Rates of above-the-line voting in recent Australian elections

Australian Commonwealth Senate (2010)

New South Wales Legislative Council (2011)

South Australia Legislative Council (2010)

Western Australia Legislative Council (2008)


Upper House (2010)






Sources: Australian Electoral Commission and relevant state electoral commissions.

At the same time, the Electoral Reform Society is wrong to imply that we should expect the same pattern to apply here. In most of these Australian cases, if a voter chooses to vote below the line, she or he must rank every candidate – of whom there may be several dozen – in order to cast a valid vote.  In the extreme case of New South Wales in 1999, there were 264 candidates. This makes voting for individual candidates much more onerous than voting for a party ticket, so it is hardly surprising that the vast majority of voters choose the latter option.

In the UK, by contrast, a vote would be valid even if only one candidate preference were expressed, so the effort required to vote below the line would be no higher than that required to vote above the line. We can therefore expect more personal votes to be cast than in Australia.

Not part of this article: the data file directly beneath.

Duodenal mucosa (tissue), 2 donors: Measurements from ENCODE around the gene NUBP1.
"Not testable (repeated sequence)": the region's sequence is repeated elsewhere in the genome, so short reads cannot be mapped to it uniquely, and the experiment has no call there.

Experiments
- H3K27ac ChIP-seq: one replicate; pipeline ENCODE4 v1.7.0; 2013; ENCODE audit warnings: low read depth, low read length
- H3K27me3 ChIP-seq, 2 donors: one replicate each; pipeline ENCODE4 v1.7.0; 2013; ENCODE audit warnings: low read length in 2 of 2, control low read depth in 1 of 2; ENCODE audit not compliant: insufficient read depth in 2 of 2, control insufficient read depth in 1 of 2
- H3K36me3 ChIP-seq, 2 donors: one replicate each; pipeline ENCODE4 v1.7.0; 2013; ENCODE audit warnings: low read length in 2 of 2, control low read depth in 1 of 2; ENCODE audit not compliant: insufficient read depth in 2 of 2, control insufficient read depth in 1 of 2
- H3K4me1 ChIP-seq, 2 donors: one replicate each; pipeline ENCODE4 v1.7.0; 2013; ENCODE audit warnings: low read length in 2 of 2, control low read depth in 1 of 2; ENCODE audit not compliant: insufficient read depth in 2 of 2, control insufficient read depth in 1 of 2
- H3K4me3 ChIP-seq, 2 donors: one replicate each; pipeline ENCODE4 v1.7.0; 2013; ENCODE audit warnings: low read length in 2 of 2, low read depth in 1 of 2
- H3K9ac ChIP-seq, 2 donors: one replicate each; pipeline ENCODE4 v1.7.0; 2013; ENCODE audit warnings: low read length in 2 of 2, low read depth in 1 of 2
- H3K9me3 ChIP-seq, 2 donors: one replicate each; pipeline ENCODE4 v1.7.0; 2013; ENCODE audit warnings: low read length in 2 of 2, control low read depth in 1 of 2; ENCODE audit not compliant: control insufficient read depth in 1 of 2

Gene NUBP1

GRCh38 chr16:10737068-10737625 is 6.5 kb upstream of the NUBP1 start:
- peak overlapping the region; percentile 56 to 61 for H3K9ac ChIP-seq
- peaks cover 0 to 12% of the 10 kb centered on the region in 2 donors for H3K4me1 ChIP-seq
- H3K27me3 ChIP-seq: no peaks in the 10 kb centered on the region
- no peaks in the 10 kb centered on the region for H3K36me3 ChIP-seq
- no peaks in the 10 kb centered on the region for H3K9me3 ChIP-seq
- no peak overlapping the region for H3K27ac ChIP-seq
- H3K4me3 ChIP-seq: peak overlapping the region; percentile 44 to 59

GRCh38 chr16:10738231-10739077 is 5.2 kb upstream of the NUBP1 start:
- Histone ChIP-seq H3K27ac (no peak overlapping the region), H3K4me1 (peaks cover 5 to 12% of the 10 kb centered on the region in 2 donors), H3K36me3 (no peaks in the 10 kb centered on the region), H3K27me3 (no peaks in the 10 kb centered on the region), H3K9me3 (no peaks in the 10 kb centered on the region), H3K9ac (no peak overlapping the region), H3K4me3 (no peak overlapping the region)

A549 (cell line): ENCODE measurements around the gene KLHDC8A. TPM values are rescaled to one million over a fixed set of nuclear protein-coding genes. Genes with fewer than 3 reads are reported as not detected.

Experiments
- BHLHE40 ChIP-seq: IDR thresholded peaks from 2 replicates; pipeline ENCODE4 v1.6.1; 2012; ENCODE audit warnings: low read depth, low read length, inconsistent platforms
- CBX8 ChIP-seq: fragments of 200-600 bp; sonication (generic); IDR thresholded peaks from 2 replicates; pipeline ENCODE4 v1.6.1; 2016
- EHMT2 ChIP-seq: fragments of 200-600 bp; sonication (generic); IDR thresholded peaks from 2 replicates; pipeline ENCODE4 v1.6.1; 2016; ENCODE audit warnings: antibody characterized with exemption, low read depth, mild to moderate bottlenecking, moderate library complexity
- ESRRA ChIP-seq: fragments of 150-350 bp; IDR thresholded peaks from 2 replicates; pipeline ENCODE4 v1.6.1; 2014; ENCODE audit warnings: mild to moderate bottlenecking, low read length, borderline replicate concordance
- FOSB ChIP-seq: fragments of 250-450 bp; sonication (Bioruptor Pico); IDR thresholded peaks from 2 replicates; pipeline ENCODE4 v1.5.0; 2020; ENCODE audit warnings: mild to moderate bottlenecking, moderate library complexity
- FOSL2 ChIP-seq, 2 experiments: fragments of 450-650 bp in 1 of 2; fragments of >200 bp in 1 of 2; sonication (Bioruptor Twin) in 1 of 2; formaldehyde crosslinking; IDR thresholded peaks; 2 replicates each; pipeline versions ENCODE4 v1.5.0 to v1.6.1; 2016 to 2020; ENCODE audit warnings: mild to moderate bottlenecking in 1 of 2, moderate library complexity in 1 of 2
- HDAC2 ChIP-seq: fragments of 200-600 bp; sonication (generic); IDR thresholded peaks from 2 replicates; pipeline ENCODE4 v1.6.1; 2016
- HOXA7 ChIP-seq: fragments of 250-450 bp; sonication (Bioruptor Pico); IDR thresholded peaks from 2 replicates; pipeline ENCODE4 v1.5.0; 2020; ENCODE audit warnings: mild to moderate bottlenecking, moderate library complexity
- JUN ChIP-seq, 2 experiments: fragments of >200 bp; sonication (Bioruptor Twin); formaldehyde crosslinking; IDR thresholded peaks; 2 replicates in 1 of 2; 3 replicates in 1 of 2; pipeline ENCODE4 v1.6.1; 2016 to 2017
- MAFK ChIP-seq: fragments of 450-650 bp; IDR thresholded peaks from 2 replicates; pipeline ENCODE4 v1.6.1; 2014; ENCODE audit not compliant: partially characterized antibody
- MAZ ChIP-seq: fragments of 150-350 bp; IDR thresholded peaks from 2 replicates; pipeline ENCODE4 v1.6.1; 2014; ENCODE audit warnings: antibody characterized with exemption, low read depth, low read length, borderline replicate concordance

But just how many more? The Australian evidence here isn’t very useful. The most permissive Australian case is Victoria, where a valid below-the-line vote in state Upper House elections requires only five preferences. The table above suggests that this makes no difference to the number of personal votes cast. But we shouldn’t infer too much from this. First, Victoria introduced this system only in 2006. Voters had become accustomed by then to voting above the line in Senate elections, and it is hardly surprising that they extended their habit to the new venue. Second, providing five preferences is still a lot more onerous than casting one party vote.

In terms of voter experience, the closest analogues to what the select committee has proposrf for UK second chamber elections are not the Australian systems, but rather list proportional systems in which voters have the option, if they wish, to express one preference (or perhaps more) among individual candidates. These systems model much more closely the sort of choice that will be available to voters in the UK.

If we look at such systems, we find that the proportion of voters who actually exercise their right to express a preference varies hugely. Uwe Kitzinger found that in Austria in the 1950s fewer than 1 per cent did so. Today, as Lauri Karvonen (in this book) shows, around 20 per cent of Austrian voters do so, while around two thirds do so in Belgium and 90 per cent in Brazil.  These cases paint a very different picture from the Australian evidence.